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COMMONWEALTH PENNSYLVANIA v. THOMAS GRIFFITH (06/29/77)

decided: June 29, 1977.

COMMONWEALTH OF PENNSYLVANIA
v.
THOMAS GRIFFITH, APPELLANT



Appeal from the Order of the Court of Common Pleas of Montgomery County No. 153, January Term, 1974 and No. 521, January Term, 1974.

COUNSEL

John P. Gregg, Assistant Public Defender, Norristown, for appellant.

Milton O. Moss, District Attorney, Norristown, for appellee.

Watkins, President Judge, and Jacobs, Hoffman, Cercone, Price, Van der Voort and Spaeth, JJ. Watkins, President Judge, and Hoffman, Cercone and Van der Voort, JJ., concur in the result.

Author: Spaeth

[ 249 Pa. Super. Page 257]

This is an appeal from an order denying relief under the Post Conviction Hearing Act.*fn1 On July 17, 1974, appellant was found guilty of sex crimes against his daughters, Debra Ann and Veronica. Appellant claims that his trial counsel was ineffective. The lower court declined to rule on this claim, holding that it had been waived.

-1-

Following sentencing, appellant filed his own direct appeal in this court. This was premature because appellant's trial counsel had not filed timely post-verdict motions. Accordingly, the lower court granted appellant leave to file such motions nunc pro tunc, and assigned new counsel (a Public Defender) to represent appellant. To enable the lower court to hear these motions, and by stipulation of counsel, this court then remanded the case on November 4, 1974. Post-trial counsel filed new motions on December 4; the lower court denied them on February 4, 1975. No further direct appeal was taken. Instead, on April 15 appellant filed a PCHA petition pro se, in which he raised for the first time the claim that trial counsel was ineffective.

[ 249 Pa. Super. Page 258]

The lower court reasoned that under Commonwealth v. Dancer, 460 Pa. 95, 331 A.2d 435 (1975), trial counsel's ineffectiveness "could have been raised . . . on direct appeal," 19 P.S. § 1180-4(b)(1); that appellant's failure to appeal from the lower court's order denying the nunc pro Page 258} tunc post-verdict motions raised a "rebuttable presumption that [his] failure to . . . raise [the] issue [was] a knowing and understanding failure," 19 P.S. § 1180-4(c); and that appellant had not overcome this presumption.*fn2

The difficulty with the lower court's decision is that the claim of ineffectiveness could not have been raised on direct appeal from the court's order denying the nunc pro tunc post-verdict motions. This is so because the motions did not raise the claim of ineffectiveness.

[I]neffectiveness of prior counsel must be raised as an issue at the earliest stage in the proceedings at which the counsel whose effectiveness is being challenged no longer represents the defendant. It follows then that when newly appointed post-trial counsel fails to assign the ineffectiveness of trial counsel as a ground for post-trial relief, the issue of trial counsel's ineffectiveness is not properly preserved for appellate review.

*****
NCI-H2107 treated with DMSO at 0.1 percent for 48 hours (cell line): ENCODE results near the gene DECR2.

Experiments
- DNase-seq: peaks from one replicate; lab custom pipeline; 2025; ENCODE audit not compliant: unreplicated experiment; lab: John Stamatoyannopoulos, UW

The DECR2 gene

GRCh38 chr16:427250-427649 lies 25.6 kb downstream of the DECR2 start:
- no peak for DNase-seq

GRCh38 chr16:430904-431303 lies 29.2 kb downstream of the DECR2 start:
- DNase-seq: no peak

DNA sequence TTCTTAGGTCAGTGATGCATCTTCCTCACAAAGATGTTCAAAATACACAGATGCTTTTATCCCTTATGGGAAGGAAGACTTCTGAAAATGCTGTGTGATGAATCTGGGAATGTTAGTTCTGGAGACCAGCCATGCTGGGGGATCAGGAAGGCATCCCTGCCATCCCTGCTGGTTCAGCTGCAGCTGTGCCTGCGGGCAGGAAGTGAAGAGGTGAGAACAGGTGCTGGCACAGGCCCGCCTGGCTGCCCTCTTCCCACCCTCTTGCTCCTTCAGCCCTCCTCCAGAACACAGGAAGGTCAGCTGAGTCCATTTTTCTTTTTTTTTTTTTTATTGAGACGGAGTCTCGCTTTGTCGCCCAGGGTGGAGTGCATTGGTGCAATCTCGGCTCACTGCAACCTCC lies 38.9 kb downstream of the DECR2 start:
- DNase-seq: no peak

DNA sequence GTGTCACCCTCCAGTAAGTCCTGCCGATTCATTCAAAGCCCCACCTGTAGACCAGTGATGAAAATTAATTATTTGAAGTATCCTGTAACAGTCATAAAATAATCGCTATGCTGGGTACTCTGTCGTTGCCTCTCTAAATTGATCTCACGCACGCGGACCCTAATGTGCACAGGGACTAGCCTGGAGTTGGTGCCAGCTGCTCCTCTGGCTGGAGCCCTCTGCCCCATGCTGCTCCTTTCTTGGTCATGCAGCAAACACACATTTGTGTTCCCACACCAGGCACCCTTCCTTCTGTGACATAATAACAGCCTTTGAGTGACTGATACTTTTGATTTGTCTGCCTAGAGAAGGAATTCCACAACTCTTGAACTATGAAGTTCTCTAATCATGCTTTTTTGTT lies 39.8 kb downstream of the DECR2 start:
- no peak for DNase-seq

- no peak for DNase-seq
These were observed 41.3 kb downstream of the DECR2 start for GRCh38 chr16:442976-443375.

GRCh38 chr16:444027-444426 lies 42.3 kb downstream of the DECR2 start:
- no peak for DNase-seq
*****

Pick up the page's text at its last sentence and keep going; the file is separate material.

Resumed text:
Commonwealth v. Hubbard, 472 Pa. 259, 276 n. 6, 372 A.2d 687, 695 n. 6 (1977).

Here, the order denying the motions was filed on February 4, 1975, which was eight days after Dancer was filed, on January 27. Under Dancer, a claim of ineffectiveness must be raised on direct appeal; but under Commonwealth v. Clair, 458 Pa. 418, 326 A.2d 272 (1974), no claim may be raised on direct appeal unless it was first raised in post-verdict motions.

This is not to fault post-trial counsel for not raising the claim of ineffectiveness in the nunc pro tunc post-verdict motions. The motions were filed on December 4, 1974, which was about two months before Dancer ; and before

[ 249 Pa. Super. Page 259]

    counsel, they could be raised on appeal only under the guise of a claim of ineffective counsel. Thus we may infer from post-trial counsel's "difficulty [in] finding any trial errors" that he was not aware that it was now possible -- indeed, to preserve the claim, it was necessary -- to argue ineffectiveness of counsel on direct appeal. This inference is borne out by post-trial counsel's testimony at the PCHA hearing. Asked under what circumstances ineffectiveness of counsel had to be raised on direct appeal rather than by PCHA, he answered:

N.T. PCHA at 49 (emphasis supplied).

In the meantime, appellant was advised by "certain paralegal assistants at Graterford" (Appellant's Brief at 2; see also N.T. PCHA at 23, 30) to raise the ineffectiveness claim by a PCHA petition, which he did. A Public Defender was appointed to represent him on the petition. At this stage, the proper procedure would have been for PCHA counsel to do what post-trial counsel should have done, i. e., ask leave to file post-verdict motions nunc pro tunc in order to preserve the ineffectiveness claim, and to reinstate appellant's appeal. He did not do this. Nor did he attempt to preserve the claim by alleging in an amended PCHA petition that post-trial counsel had been ineffective. (It is not surprising that PCHA counsel did not allege this, since he was from the same office as post-trial counsel. We have remarked before that ...


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